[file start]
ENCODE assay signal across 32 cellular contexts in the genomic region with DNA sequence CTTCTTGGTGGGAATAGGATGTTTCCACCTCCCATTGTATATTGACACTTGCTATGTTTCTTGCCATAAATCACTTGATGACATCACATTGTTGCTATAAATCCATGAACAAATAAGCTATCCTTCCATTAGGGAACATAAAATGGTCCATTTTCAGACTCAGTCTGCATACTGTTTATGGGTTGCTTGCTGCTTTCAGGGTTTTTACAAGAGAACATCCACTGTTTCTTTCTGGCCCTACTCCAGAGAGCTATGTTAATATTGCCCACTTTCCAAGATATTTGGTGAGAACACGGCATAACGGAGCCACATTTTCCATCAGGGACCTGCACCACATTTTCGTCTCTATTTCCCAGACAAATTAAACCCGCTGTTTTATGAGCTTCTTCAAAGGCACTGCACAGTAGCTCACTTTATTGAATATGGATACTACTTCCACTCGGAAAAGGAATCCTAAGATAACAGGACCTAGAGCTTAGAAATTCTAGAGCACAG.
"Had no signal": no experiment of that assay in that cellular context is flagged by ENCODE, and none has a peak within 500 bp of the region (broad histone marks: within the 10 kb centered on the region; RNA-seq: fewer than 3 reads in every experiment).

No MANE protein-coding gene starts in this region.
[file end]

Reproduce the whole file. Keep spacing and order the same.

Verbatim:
ENCODE assay signal across 32 cellular contexts in the genomic region with DNA sequence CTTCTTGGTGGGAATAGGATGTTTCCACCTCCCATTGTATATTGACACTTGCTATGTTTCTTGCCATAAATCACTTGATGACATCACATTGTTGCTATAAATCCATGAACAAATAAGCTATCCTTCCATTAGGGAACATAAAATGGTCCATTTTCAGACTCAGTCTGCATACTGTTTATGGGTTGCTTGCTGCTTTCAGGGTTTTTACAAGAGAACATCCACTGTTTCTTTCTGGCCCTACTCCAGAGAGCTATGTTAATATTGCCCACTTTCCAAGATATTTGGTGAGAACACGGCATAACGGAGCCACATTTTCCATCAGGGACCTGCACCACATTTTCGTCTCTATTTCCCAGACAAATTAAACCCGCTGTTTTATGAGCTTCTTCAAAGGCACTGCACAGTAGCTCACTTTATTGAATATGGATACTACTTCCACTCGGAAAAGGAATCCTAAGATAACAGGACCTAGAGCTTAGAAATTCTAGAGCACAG.
"Had no signal": no experiment of that assay in that cellular context is flagged by ENCODE, and none has a peak within 500 bp of the region (broad histone marks: within the 10 kb centered on the region; RNA-seq: fewer than 3 reads in every experiment).

No MANE protein-coding gene starts in this region.